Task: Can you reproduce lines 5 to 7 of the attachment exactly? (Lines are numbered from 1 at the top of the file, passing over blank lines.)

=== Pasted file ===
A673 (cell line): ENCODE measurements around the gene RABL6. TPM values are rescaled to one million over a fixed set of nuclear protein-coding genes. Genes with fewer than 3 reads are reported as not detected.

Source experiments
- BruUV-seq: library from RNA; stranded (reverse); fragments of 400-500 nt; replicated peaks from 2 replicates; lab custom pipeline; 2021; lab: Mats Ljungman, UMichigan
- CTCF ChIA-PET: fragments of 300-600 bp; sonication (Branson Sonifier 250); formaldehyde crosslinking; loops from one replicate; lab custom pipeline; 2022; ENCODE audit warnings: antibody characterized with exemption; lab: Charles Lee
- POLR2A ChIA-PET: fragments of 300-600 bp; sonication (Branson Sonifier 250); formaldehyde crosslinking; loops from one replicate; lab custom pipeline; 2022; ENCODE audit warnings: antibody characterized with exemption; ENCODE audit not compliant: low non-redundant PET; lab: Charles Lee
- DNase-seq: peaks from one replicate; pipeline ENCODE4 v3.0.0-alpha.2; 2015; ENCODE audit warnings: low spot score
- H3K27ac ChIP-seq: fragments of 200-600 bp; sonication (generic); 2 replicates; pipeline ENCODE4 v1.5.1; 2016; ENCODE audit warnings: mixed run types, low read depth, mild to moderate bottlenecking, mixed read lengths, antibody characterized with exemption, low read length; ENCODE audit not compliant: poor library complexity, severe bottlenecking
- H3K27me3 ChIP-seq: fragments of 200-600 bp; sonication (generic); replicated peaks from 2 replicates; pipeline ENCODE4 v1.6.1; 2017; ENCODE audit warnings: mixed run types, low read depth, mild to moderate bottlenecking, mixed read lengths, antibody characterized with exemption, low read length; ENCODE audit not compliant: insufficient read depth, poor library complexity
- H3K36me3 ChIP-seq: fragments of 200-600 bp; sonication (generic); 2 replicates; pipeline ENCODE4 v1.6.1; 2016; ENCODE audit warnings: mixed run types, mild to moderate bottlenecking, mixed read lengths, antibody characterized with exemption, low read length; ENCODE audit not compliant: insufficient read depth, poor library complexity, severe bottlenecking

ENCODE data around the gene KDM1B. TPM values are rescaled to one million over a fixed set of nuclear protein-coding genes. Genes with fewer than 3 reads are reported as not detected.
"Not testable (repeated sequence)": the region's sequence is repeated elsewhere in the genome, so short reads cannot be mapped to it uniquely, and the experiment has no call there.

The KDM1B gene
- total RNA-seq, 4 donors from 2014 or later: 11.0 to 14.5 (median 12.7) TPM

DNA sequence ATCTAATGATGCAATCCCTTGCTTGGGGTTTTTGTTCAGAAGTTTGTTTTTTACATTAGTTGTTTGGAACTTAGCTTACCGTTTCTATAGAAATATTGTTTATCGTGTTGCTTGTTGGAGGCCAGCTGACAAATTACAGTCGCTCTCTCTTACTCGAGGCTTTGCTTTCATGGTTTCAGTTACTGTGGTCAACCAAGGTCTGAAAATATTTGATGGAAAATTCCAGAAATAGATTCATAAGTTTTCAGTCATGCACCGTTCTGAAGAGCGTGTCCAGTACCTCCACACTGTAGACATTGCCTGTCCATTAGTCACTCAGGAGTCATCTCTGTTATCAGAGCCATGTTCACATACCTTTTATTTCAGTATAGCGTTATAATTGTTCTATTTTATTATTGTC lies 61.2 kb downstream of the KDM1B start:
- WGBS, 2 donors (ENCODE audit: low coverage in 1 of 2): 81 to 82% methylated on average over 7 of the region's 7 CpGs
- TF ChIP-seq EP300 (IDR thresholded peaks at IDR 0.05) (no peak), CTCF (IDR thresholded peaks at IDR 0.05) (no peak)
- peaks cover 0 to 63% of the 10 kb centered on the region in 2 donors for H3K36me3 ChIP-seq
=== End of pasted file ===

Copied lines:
- POLR2A ChIA-PET: fragments of 300-600 bp; sonication (Branson Sonifier 250); formaldehyde crosslinking; loops from one replicate; lab custom pipeline; 2022; ENCODE audit warnings: antibody characterized with exemption; ENCODE audit not compliant: low non-redundant PET; lab: Charles Lee
- DNase-seq: peaks from one replicate; pipeline ENCODE4 v3.0.0-alpha.2; 2015; ENCODE audit warnings: low spot score
- H3K27ac ChIP-seq: fragments of 200-600 bp; sonication (generic); 2 replicates; pipeline ENCODE4 v1.5.1; 2016; ENCODE audit warnings: mixed run types, low read depth, mild to moderate bottlenecking, mixed read lengths, antibody characterized with exemption, low read length; ENCODE audit not compliant: poor library complexity, severe bottlenecking